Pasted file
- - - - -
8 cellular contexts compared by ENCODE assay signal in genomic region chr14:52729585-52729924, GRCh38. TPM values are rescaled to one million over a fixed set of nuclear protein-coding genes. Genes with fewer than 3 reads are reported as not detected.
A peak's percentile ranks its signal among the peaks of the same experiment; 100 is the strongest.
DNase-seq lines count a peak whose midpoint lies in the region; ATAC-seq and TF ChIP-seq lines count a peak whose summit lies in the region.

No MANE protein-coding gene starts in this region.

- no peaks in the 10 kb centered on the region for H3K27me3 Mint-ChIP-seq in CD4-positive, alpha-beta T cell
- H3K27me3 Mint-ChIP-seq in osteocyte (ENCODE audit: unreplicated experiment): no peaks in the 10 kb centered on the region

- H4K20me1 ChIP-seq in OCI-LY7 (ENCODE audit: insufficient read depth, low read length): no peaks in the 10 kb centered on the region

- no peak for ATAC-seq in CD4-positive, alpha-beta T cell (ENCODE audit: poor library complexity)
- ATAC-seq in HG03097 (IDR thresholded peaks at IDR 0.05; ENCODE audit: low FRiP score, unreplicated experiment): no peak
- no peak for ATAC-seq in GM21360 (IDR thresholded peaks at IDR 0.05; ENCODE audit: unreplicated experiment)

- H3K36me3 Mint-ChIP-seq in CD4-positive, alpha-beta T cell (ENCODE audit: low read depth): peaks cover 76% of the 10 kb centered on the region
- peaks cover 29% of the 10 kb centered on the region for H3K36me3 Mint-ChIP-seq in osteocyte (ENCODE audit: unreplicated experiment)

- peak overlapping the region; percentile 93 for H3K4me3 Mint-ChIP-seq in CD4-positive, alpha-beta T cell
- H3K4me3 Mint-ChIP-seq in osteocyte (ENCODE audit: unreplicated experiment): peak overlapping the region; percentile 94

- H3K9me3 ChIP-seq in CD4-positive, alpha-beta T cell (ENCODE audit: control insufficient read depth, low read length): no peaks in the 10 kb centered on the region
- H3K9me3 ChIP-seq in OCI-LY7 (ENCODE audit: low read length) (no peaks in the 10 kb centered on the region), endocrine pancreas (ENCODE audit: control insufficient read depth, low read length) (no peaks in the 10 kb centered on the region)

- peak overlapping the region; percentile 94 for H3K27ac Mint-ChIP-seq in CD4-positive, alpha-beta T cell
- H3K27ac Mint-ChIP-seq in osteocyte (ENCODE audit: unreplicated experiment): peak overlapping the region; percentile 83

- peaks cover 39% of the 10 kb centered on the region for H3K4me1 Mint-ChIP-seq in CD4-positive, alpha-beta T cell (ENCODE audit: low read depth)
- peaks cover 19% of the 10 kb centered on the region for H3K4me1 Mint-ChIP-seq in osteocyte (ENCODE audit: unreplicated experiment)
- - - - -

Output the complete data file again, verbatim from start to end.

8 cellular contexts compared by ENCODE assay signal in genomic region chr14:52729585-52729924, GRCh38. TPM values are rescaled to one million over a fixed set of nuclear protein-coding genes. Genes with fewer than 3 reads are reported as not detected.
A peak's percentile ranks its signal among the peaks of the same experiment; 100 is the strongest.
DNase-seq lines count a peak whose midpoint lies in the region; ATAC-seq and TF ChIP-seq lines count a peak whose summit lies in the region.

No MANE protein-coding gene starts in this region.

- no peaks in the 10 kb centered on the region for H3K27me3 Mint-ChIP-seq in CD4-positive, alpha-beta T cell
- H3K27me3 Mint-ChIP-seq in osteocyte (ENCODE audit: unreplicated experiment): no peaks in the 10 kb centered on the region

- H4K20me1 ChIP-seq in OCI-LY7 (ENCODE audit: insufficient read depth, low read length): no peaks in the 10 kb centered on the region

- no peak for ATAC-seq in CD4-positive, alpha-beta T cell (ENCODE audit: poor library complexity)
- ATAC-seq in HG03097 (IDR thresholded peaks at IDR 0.05; ENCODE audit: low FRiP score, unreplicated experiment): no peak
- no peak for ATAC-seq in GM21360 (IDR thresholded peaks at IDR 0.05; ENCODE audit: unreplicated experiment)

- H3K36me3 Mint-ChIP-seq in CD4-positive, alpha-beta T cell (ENCODE audit: low read depth): peaks cover 76% of the 10 kb centered on the region
- peaks cover 29% of the 10 kb centered on the region for H3K36me3 Mint-ChIP-seq in osteocyte (ENCODE audit: unreplicated experiment)

- peak overlapping the region; percentile 93 for H3K4me3 Mint-ChIP-seq in CD4-positive, alpha-beta T cell
- H3K4me3 Mint-ChIP-seq in osteocyte (ENCODE audit: unreplicated experiment): peak overlapping the region; percentile 94

- H3K9me3 ChIP-seq in CD4-positive, alpha-beta T cell (ENCODE audit: control insufficient read depth, low read length): no peaks in the 10 kb centered on the region
- H3K9me3 ChIP-seq in OCI-LY7 (ENCODE audit: low read length) (no peaks in the 10 kb centered on the region), endocrine pancreas (ENCODE audit: control insufficient read depth, low read length) (no peaks in the 10 kb centered on the region)

- peak overlapping the region; percentile 94 for H3K27ac Mint-ChIP-seq in CD4-positive, alpha-beta T cell
- H3K27ac Mint-ChIP-seq in osteocyte (ENCODE audit: unreplicated experiment): peak overlapping the region; percentile 83

- peaks cover 39% of the 10 kb centered on the region for H3K4me1 Mint-ChIP-seq in CD4-positive, alpha-beta T cell (ENCODE audit: low read depth)
- peaks cover 19% of the 10 kb centered on the region for H3K4me1 Mint-ChIP-seq in osteocyte (ENCODE audit: unreplicated experiment)